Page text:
Tag Archive for speeding drivers

Morning Links: Near miss from speeding Lyft driver, and why bike lanes matter more than parking

Join the Militant Angeleno and BikinginLA for the first-ever Militant Angeleno’s Epic CicLAvia Tour at the Celebrate LA! LA Phil 100 CicLAvia on September 30th!

Just RSVP to [email protected] We want to guarantee a relatively small group to make sure we can keep the group together, and everyone can hear.

Photo by Daria Shevtsova from Pexels.com.

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An LA bike rider is nearly run down by a speeding Lyft driver.

https://twitter.com/EntitledCycling/status/1039182608200949760

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Former New York traffic commissioner Janette Sadik-Khan explains why protected bike lanes are more valuable than parking spaces, saying there’s not a better investment.

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San Diego’s chief medical officer joins the chorus of officials who are certain someone will be killed by an e-scooter soon. Just wait until he learns about cars.

They get it. The Washington Post makes a subtle point with a quiz asking if hysterical quotes are historic comments about early bicycles, or current ones about e-scooters.

Slate says the backlash over e-scooters proves Uber’s tactic of deploying in a city and asking for permission later was right.

And Vox says cities should take their own rhetoric about sustainability seriously and embrace scooters, rather than misguidedly trying to squash them.

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The war on cars may be a myth, but the war on bikes goes on. A Rochester NY man believes a hit-and-run driver targeted him on purpose, after the driver made a U-turn and swerved off the roadway to hit him as he rode his bike on the shoulder.

If they find him, he should face a charge of assault with a deadly weapon at a bare minimum, if not attempted murder. But probably won’t.

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Local

The Cypress Park Neighborhood Council will discuss requesting Metro Bike bikeshare at tomorrow’s meeting.

 

State

San Diego police conducted a bike and pedestrian safety operation on Monday, issuing 137 tickets and 27 warnings, almost all of which went to drivers, along with some pedestrians.

 

National

Great piece from Bike Snob’s Eban Weiss, who argues that bike riders don’t really have the same rights and responsibilities of drivers. And your only responsibility as a role model is to make it look fun and like something anyone can do.

Go ahead and catch a few extra Z’s. A new study shows an afternoon nap can enhance endurance performance. Just don’t do it while you’re riding.

Mark Zuckerberg used to be one of us, but isn’t anymore after crashing his bike two years ago while training for a triathlon.

Portland installs a curb-protected bicycle roundabout to help riders get through a dangerous intersection.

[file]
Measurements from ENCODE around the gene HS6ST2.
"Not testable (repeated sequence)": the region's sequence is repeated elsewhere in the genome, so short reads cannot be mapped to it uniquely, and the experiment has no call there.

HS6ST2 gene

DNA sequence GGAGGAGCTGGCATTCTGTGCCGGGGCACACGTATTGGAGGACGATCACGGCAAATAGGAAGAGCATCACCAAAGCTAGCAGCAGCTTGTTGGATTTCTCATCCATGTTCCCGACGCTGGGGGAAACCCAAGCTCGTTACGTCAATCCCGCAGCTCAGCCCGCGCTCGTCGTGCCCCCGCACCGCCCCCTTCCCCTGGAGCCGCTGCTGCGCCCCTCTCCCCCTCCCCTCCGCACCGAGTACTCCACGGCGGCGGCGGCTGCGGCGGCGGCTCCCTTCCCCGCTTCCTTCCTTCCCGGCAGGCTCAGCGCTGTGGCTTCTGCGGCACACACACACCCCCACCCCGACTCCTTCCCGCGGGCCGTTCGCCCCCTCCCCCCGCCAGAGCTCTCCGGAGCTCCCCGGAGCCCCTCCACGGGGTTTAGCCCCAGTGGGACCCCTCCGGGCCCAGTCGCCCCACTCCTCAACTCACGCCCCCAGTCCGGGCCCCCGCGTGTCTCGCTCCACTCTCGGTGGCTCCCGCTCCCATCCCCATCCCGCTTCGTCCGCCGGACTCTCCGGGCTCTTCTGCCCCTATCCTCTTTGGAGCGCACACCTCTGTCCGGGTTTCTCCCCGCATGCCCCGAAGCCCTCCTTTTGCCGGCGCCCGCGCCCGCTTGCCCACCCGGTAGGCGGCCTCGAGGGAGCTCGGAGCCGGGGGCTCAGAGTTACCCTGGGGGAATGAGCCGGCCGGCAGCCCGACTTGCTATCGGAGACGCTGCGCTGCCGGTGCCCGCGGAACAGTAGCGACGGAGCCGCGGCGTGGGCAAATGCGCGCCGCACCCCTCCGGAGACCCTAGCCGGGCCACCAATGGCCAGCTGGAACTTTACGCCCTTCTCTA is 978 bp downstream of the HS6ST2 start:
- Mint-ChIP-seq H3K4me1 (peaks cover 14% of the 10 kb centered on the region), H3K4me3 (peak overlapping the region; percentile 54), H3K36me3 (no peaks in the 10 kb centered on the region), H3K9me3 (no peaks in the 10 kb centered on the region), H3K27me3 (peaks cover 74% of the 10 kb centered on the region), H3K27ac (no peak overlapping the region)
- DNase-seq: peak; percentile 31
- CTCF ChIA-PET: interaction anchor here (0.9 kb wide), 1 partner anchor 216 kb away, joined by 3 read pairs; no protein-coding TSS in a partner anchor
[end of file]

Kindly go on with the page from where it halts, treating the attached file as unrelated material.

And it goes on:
A Sierra Club member takes the slow road home, bicycling 380 miles down the Oregon coast to rehab a torn hamstring and a broken heart.

Bicycling credits a bike shop and its African American owner with saving Denver’s troubled Five Points neighborhood.

San Antonio bicyclists are on edge after a series of assault on a secluded bike trail.

Three Arkansas cities are about to get as many curb protected bike lanes as Los Angeles has, thanks to a gift from the Walton Foundation. That would be just one. And they’re doing it the easy and less expensive way, using prefabricated curbs.

A political website wonders why more government officials don’t bike to the US capital, and places the blame on DC weather and the lack of safe bikeways.

The Baltimore Sun explains why the fight over bike lanes inspires such passion on both sides.

An Annapolis MD letter writer can’t seem to decide if he’s mad because a new contraflow bike lane took away 50 parking spaces, or just 36 prime ones. Then again, a bike rider doesn’t seem to like it much, either.

A North Carolina man rode across the US with a touring group, crossing ten states and one Canadian province, just one year after breaking his neck in a bicycling fall; he’s raised over $10,000 for rehabilitation hospital that saved him.

 

International

Cycling Weekly says having an offroad adventure is easier than you think.

Bike Radar discusses the top five trends for next year’s high-end road bikes.

Cycling Tips explains everything you always wanted to know about tire pressure, rim width and the limits of safety, but were afraid to ask. Even if they do spell tire wrong. 

Red Bull catches up with Michael Strasser as he rides down the left coast from Alaska to the tip of Patagonia, passing through Columbia on Sunday.

Residents of Cambridge, England are fighting plans for an inexpensive hotel owned by the budget airline easyJet, which comes with its own bike fleet.

The British government is investing the equivalent of $2.6 million dollars to support the development and deployment of e-cargo bikes. You’ll know they’re serious when they add a few zeros to that.